How are our online conversations part of our own learning?
I’ve been loosely participating in the 31 Day Comment Challenge, (which is an effort to focus on improving blog comments through various activities.)
It’s been a little bit of a learning curve for me to figure out how to use coComment, which is the tool we are using, but by joining the 31 day challenge group, and then backtracking to blog post’s other participants have been commenting on, I’ve discovered a number of bloggers I had never read before and have been gradually widening my reading circle.
And some of the activities, like yesterday’s Five on Five, intrigue me in terms of doing them with students. (The challenge is to respond to five blog posts in five minutes). I think this activity would help break through the ice for those teachers or students “shy” about responding to blog posts, somewhat like a writing “fluency” activity that English teachers use. (Though reasonably, maybe it should be Five in Ten, to be feasible!) And of course, the point of commenting isn’t generally to comment just to comment, but sometimes it does take some steps to get students or teachers over that hurdle to try making a comment.
A teacher at our campus, Bill Martin, pondered this idea of helping students with commenting during a recent workshop we did. He wondered how to help students move from commenting that was somewhat “parallel” where they engaged with the blog post, but not with the other comments, and how to help them engage in more of a conversation. I think creating a challenge like the 31 day Comment Challenge (a simplified version possibly) to help students “practice” and develop their conversational abilities in writing might be a valuable way to ease them into blogging.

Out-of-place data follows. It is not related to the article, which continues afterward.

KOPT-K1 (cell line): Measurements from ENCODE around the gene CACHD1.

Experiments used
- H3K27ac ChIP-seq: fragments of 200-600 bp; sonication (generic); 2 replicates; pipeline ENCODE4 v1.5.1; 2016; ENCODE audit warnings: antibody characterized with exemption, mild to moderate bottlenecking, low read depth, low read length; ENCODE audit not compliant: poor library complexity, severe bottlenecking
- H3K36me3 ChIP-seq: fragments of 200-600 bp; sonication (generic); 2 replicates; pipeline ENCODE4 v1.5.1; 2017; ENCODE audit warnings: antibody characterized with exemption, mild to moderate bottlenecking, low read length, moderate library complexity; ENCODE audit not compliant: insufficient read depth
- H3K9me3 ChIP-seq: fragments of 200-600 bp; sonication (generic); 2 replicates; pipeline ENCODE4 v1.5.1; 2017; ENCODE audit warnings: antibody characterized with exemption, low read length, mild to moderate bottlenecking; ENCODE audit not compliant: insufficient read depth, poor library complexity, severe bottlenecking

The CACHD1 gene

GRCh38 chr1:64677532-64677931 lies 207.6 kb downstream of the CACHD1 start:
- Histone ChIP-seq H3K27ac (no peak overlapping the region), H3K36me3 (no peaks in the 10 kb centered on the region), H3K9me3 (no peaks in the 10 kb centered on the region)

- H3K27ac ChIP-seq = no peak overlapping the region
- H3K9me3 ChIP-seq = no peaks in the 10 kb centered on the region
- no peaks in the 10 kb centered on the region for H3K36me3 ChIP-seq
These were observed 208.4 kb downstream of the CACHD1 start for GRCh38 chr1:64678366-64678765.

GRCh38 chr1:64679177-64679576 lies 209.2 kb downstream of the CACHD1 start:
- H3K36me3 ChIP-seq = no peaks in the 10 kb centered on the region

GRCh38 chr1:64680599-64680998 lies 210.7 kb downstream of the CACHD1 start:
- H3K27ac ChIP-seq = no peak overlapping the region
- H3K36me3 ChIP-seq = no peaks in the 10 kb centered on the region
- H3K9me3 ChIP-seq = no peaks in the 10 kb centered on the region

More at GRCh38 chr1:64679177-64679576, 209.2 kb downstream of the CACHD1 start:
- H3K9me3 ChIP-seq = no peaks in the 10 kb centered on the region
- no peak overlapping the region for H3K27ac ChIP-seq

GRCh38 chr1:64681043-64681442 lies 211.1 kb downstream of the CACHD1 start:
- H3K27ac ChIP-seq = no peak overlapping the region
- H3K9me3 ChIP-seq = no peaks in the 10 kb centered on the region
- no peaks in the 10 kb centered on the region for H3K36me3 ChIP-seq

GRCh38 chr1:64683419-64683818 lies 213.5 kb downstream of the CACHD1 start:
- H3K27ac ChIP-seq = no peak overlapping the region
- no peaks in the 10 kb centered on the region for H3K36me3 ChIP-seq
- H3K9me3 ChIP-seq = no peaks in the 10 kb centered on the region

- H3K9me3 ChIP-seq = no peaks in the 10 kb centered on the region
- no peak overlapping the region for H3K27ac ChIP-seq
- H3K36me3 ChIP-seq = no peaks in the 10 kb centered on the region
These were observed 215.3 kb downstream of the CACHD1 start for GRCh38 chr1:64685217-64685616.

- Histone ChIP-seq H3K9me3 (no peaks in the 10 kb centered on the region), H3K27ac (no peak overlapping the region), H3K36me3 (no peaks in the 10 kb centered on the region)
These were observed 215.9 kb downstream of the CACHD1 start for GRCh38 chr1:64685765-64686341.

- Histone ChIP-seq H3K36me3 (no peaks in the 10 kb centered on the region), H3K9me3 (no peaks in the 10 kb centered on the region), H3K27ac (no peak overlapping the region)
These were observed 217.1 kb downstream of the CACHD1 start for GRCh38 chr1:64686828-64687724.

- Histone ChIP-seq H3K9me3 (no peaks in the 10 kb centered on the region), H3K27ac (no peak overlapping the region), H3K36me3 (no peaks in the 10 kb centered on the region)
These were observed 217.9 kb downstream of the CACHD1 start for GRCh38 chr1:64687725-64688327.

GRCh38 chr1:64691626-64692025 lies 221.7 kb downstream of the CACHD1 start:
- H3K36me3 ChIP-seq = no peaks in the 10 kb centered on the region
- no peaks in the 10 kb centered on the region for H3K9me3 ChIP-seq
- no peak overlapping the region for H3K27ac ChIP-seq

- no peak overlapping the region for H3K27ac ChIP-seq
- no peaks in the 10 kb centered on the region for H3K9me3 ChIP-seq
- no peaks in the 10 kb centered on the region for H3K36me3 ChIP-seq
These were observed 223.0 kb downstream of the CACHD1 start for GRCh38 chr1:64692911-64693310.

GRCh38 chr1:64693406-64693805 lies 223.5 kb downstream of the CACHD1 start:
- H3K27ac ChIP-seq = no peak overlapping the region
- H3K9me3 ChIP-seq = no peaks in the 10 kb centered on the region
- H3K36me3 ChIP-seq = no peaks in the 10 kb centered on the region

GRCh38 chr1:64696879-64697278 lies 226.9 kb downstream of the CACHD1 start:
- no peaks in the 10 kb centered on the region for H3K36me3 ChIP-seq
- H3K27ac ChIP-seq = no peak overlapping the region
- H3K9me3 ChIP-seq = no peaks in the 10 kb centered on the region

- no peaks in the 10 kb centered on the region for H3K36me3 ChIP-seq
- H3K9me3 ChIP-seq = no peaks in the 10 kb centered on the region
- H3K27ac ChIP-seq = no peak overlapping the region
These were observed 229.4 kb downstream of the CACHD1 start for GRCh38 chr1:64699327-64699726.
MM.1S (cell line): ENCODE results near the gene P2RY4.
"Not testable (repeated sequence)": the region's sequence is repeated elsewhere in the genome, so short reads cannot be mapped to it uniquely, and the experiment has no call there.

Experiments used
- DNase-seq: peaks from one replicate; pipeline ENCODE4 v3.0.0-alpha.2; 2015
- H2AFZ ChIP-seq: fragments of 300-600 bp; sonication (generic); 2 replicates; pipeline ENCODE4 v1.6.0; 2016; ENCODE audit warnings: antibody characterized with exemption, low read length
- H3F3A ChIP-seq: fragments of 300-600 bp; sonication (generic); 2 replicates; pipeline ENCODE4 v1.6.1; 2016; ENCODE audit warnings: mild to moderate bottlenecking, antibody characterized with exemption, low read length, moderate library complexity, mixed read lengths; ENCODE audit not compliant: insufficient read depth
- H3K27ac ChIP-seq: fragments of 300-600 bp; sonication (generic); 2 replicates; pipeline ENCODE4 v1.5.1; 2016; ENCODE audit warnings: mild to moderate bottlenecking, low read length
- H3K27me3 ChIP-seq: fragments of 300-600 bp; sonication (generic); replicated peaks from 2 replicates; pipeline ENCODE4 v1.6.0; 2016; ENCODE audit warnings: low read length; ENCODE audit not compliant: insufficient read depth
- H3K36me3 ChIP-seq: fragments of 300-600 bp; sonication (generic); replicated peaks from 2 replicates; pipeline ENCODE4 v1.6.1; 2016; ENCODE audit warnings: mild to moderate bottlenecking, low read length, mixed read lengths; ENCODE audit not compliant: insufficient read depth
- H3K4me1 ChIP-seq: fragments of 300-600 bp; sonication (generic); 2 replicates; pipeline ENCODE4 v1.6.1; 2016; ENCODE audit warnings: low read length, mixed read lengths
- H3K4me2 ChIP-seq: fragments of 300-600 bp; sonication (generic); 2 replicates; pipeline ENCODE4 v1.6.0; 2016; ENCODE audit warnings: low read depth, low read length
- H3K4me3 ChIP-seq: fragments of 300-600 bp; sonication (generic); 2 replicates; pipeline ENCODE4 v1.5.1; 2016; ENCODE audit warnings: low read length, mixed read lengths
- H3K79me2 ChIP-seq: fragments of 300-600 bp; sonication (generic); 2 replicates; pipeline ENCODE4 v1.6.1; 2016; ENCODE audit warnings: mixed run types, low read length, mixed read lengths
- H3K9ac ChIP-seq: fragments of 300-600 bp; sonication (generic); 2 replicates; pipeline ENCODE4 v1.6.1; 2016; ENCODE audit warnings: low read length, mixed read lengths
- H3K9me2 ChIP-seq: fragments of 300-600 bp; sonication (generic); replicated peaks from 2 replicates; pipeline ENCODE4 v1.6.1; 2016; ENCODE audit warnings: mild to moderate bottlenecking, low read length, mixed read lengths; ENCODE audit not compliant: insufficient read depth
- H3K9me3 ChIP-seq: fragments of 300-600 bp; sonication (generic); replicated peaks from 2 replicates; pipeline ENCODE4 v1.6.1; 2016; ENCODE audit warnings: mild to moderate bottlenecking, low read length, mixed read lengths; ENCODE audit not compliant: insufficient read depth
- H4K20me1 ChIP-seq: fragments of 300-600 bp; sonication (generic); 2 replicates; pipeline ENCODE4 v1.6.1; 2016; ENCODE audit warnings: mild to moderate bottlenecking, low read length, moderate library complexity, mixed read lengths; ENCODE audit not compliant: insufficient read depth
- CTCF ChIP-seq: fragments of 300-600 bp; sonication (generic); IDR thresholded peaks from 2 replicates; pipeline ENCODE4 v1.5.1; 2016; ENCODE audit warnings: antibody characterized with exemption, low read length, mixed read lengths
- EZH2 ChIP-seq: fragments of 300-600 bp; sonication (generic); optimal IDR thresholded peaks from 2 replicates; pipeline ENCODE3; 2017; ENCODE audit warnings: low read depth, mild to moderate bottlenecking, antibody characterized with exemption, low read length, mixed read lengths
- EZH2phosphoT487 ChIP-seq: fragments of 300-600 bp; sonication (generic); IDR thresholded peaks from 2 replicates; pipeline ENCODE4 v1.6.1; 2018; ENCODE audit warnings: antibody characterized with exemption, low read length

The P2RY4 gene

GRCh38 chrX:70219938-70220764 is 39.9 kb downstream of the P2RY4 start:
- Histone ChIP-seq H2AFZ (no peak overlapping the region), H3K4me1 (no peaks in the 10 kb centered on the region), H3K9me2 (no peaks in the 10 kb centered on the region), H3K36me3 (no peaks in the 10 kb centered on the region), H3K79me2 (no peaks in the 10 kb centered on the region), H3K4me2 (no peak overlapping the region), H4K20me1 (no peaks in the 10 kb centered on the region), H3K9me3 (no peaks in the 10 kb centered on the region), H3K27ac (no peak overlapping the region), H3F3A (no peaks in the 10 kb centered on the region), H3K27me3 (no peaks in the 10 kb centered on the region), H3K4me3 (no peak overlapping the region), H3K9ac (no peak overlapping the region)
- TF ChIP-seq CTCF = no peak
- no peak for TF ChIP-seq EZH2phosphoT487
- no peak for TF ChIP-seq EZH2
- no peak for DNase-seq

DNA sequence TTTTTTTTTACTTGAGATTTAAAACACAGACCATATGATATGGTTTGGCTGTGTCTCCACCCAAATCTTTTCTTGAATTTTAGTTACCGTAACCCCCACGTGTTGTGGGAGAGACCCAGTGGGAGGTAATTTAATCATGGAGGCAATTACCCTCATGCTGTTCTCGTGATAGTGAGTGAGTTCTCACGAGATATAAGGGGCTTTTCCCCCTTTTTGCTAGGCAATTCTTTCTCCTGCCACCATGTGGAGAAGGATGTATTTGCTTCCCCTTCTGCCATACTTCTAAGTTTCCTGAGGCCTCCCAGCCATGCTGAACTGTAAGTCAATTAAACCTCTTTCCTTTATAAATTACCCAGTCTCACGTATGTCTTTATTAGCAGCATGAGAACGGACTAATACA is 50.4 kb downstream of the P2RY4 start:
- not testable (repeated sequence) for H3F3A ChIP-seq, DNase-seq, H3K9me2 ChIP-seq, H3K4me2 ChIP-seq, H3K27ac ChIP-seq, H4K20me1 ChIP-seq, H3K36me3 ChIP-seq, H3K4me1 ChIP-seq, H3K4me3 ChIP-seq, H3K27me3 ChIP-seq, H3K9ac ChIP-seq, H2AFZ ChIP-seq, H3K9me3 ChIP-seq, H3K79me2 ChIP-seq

As for reflections on my own blog, I notice that sometimes my posts aren’t invitational enough to comments, or don’t seem to be. So I’ve been pondering how the way I write posts might enter into that. (Although I don’t think this is the entire reason–many excellent bloggers don’t have a wealth of “commenters” but have many readers, of course!) But I think about posts that sort of challenge an idea, or throw a question out, or challenge the accepted thinking, or generate controversy, and how those posts are written.
Clearly, the point of blogging isn’t purely to “receive” comments, but there is a lot of learning in the discussions and exchange that can happen. So that is why I’ve been reflecting about this. And as we start our blog for our new professional learning community, I want our blog to be a place where everyone involved feels like an active part of it and comfortable either posting or commenting, so I’ve been pondering the invitational-ness (is that a word) of the writing I do there.
So some questions…
Are there particular writing styles that invoke comments? If you read this blog and don’t comment, is there a reason? I’d love to hear feedback.
Is it because you prefer just reading? Or that you don’t tend to comment on blogs in general? Or don’t have time, but enjoy reading? Or is it the style of some posts that don’t seem to require comment? Or you think that you have nothing to add(though I’m sure each of you does!) Or other reasons? Even if you don’t usually comment here, I’d love to have input or reflection on your commenting habits, and perhaps relating to this blog in particular if you feel so moved.